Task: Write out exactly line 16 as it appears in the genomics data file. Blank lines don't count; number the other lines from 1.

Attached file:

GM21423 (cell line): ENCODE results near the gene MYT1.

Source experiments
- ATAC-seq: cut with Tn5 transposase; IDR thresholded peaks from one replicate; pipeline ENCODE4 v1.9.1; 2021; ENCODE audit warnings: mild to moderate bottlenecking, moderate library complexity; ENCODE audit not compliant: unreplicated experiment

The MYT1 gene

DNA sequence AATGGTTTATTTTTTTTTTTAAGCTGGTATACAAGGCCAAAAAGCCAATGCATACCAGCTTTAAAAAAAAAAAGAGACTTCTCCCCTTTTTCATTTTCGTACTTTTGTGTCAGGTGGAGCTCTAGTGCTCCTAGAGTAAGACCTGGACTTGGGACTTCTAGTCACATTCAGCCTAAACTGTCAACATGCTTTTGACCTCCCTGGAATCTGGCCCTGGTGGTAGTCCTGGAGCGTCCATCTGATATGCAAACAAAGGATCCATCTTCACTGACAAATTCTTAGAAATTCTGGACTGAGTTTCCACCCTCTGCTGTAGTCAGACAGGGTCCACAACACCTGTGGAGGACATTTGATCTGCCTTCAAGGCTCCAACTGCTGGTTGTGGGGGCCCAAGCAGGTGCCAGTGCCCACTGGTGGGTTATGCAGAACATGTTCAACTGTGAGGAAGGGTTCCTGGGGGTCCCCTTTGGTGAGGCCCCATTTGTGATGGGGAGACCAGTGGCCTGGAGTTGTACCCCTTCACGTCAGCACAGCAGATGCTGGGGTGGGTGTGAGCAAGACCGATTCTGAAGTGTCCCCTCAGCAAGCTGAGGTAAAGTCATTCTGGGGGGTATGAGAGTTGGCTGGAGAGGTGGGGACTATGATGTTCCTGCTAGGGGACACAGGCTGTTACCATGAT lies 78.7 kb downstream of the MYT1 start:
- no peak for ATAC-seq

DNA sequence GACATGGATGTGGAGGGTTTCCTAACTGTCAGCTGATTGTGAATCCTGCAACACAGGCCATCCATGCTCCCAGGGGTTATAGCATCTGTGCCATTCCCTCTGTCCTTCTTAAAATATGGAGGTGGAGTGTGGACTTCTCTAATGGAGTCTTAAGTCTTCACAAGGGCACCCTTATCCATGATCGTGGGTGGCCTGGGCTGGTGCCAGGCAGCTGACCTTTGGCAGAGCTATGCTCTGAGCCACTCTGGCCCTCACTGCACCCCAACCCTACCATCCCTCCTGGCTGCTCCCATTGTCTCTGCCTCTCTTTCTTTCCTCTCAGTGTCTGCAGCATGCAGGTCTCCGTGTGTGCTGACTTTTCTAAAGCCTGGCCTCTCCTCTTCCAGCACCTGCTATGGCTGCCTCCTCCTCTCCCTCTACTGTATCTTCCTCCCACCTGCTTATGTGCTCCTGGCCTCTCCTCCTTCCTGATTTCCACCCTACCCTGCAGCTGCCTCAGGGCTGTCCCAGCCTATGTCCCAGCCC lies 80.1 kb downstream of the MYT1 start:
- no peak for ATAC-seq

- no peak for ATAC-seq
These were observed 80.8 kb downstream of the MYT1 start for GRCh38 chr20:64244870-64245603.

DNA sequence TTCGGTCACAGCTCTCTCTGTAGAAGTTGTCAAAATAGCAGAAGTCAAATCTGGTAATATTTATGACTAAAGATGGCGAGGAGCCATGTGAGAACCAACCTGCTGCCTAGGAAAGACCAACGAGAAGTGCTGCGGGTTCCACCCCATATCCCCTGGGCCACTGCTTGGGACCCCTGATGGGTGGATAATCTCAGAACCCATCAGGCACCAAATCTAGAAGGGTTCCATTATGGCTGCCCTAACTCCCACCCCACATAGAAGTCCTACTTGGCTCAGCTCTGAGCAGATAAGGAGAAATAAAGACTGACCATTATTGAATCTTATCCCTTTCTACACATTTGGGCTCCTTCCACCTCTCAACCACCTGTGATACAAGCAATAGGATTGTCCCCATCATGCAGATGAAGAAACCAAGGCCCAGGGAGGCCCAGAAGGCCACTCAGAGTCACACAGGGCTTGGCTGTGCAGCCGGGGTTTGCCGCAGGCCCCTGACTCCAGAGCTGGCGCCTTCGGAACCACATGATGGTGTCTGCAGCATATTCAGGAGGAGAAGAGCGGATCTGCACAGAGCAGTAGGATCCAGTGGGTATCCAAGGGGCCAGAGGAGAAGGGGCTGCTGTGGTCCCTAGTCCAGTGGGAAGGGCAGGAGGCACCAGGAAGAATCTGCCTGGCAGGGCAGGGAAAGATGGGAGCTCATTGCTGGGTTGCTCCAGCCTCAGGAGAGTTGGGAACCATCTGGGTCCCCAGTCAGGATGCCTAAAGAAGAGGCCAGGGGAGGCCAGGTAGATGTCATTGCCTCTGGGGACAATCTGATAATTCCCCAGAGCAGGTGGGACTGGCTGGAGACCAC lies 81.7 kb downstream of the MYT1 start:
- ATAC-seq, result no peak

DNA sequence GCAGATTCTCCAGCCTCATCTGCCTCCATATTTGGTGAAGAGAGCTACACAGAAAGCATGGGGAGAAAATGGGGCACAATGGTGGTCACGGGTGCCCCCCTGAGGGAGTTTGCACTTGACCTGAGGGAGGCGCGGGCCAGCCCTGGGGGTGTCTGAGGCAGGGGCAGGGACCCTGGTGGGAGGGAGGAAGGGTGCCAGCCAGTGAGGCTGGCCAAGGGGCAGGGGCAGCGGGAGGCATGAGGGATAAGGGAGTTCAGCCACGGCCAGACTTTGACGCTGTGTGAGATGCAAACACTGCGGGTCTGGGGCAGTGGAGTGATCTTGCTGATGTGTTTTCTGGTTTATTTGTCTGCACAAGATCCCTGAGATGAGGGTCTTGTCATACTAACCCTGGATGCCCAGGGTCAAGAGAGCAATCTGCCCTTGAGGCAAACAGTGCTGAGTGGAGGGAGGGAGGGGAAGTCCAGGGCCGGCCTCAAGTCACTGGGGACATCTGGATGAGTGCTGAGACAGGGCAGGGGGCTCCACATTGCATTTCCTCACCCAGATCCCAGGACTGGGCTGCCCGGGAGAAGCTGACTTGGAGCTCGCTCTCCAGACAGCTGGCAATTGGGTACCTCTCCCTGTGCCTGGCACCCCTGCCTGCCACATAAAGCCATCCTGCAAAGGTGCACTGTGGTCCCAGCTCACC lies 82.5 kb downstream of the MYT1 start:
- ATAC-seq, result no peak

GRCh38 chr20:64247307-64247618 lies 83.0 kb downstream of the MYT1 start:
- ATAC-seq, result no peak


- ATAC-seq, result no peak